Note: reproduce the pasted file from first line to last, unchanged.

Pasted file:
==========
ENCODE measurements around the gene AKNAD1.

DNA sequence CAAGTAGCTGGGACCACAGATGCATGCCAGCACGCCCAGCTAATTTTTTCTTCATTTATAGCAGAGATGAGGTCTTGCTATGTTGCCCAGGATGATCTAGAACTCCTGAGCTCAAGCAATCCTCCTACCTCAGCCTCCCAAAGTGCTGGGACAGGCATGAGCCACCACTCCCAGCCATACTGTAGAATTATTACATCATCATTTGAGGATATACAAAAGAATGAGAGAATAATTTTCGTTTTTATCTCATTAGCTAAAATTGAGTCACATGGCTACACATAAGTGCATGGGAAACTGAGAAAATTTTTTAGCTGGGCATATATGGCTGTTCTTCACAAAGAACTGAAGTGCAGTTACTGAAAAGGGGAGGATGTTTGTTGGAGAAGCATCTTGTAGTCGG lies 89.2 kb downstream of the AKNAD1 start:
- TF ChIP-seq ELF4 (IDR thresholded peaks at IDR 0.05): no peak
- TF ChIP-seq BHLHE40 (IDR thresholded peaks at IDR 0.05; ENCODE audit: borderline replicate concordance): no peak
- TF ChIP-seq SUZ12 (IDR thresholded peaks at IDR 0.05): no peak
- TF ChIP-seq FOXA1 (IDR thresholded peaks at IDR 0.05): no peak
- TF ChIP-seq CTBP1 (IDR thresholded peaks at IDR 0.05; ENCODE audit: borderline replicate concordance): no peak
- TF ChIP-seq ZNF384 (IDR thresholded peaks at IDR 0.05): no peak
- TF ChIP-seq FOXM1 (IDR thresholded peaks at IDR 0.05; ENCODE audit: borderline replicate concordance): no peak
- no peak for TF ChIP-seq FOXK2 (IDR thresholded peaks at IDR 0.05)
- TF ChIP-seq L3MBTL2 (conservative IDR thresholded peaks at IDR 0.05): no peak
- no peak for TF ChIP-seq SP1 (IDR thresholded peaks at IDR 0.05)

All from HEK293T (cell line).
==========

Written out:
ENCODE measurements around the gene AKNAD1.

DNA sequence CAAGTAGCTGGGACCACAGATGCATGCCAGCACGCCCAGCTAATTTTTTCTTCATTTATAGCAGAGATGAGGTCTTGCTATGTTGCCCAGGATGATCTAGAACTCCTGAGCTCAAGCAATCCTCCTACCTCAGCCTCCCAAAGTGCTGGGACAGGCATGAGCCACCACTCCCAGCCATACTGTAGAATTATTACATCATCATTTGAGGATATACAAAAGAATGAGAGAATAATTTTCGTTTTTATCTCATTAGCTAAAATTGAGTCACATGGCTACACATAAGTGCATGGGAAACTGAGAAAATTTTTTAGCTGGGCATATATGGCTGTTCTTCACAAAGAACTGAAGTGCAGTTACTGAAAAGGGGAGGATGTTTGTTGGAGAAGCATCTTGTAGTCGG lies 89.2 kb downstream of the AKNAD1 start:
- TF ChIP-seq ELF4 (IDR thresholded peaks at IDR 0.05): no peak
- TF ChIP-seq BHLHE40 (IDR thresholded peaks at IDR 0.05; ENCODE audit: borderline replicate concordance): no peak
- TF ChIP-seq SUZ12 (IDR thresholded peaks at IDR 0.05): no peak
- TF ChIP-seq FOXA1 (IDR thresholded peaks at IDR 0.05): no peak
- TF ChIP-seq CTBP1 (IDR thresholded peaks at IDR 0.05; ENCODE audit: borderline replicate concordance): no peak
- TF ChIP-seq ZNF384 (IDR thresholded peaks at IDR 0.05): no peak
- TF ChIP-seq FOXM1 (IDR thresholded peaks at IDR 0.05; ENCODE audit: borderline replicate concordance): no peak
- no peak for TF ChIP-seq FOXK2 (IDR thresholded peaks at IDR 0.05)
- TF ChIP-seq L3MBTL2 (conservative IDR thresholded peaks at IDR 0.05): no peak
- no peak for TF ChIP-seq SP1 (IDR thresholded peaks at IDR 0.05)

All from HEK293T (cell line).